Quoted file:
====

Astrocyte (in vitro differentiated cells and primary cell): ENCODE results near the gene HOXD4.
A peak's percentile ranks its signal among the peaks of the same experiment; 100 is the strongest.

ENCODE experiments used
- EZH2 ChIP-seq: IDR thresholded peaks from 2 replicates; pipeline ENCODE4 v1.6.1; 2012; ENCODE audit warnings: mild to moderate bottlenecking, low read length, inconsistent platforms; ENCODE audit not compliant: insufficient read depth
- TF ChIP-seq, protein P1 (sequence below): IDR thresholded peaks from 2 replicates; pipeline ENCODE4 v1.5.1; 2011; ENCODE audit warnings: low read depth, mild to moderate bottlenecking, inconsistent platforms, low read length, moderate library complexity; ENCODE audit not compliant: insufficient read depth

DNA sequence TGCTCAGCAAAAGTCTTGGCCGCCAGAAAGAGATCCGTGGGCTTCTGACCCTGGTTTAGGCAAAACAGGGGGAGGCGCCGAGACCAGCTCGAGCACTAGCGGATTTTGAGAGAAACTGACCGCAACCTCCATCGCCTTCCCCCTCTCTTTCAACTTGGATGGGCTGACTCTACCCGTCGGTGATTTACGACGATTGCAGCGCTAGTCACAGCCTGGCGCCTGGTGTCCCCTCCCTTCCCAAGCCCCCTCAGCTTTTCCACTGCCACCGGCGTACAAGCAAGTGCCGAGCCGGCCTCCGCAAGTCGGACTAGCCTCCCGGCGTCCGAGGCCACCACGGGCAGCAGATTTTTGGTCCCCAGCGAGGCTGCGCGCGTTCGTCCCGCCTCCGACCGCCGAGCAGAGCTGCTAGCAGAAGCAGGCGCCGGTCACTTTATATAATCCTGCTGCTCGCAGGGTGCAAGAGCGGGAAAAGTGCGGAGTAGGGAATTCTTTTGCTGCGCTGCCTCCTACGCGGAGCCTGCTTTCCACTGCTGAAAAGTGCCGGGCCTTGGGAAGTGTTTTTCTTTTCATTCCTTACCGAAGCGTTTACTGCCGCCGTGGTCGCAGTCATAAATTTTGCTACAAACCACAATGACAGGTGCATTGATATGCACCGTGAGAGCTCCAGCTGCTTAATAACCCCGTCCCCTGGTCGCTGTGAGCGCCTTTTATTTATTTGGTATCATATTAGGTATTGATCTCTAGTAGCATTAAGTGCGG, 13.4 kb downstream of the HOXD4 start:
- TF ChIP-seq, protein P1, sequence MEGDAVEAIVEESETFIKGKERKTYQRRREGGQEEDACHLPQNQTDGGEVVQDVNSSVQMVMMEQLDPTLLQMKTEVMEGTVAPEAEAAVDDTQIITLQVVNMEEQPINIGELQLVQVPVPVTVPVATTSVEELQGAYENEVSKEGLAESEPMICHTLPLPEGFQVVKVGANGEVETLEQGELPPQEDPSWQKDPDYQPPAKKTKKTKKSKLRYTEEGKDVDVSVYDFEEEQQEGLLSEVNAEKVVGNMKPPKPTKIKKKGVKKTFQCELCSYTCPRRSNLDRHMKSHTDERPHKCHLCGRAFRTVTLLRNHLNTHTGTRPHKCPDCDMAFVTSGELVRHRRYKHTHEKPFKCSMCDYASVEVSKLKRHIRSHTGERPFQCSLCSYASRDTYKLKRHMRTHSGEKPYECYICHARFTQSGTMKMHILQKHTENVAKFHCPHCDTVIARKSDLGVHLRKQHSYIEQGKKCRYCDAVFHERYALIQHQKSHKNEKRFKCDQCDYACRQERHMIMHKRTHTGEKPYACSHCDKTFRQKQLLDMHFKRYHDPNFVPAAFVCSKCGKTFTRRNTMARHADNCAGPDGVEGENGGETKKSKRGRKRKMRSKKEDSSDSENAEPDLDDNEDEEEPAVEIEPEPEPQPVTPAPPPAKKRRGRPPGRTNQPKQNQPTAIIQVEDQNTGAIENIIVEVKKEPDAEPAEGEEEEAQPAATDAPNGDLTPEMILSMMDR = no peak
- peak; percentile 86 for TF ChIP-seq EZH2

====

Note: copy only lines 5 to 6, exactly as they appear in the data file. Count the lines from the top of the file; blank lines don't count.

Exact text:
- TF ChIP-seq, protein P1 (sequence below): IDR thresholded peaks from 2 replicates; pipeline ENCODE4 v1.5.1; 2011; ENCODE audit warnings: low read depth, mild to moderate bottlenecking, inconsistent platforms, low read length, moderate library complexity; ENCODE audit not compliant: insufficient read depth

DNA sequence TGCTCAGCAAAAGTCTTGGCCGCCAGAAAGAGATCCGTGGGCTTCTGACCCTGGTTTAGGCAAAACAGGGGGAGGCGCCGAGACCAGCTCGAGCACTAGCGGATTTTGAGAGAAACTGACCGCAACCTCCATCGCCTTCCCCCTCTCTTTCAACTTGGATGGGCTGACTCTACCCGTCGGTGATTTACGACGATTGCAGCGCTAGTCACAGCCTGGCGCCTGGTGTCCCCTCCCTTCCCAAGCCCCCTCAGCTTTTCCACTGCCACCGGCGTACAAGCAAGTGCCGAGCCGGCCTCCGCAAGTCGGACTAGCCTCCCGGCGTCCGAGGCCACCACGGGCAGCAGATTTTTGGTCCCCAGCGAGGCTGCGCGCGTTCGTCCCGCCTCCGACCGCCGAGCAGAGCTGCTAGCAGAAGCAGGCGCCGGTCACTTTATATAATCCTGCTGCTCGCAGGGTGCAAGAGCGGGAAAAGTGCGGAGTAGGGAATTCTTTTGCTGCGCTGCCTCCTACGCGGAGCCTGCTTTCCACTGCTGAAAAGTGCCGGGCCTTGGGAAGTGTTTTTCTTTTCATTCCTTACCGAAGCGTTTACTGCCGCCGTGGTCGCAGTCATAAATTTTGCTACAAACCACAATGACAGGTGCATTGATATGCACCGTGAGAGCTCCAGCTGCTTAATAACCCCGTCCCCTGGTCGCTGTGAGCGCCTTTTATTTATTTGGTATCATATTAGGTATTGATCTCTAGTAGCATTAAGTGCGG, 13.4 kb downstream of the HOXD4 start: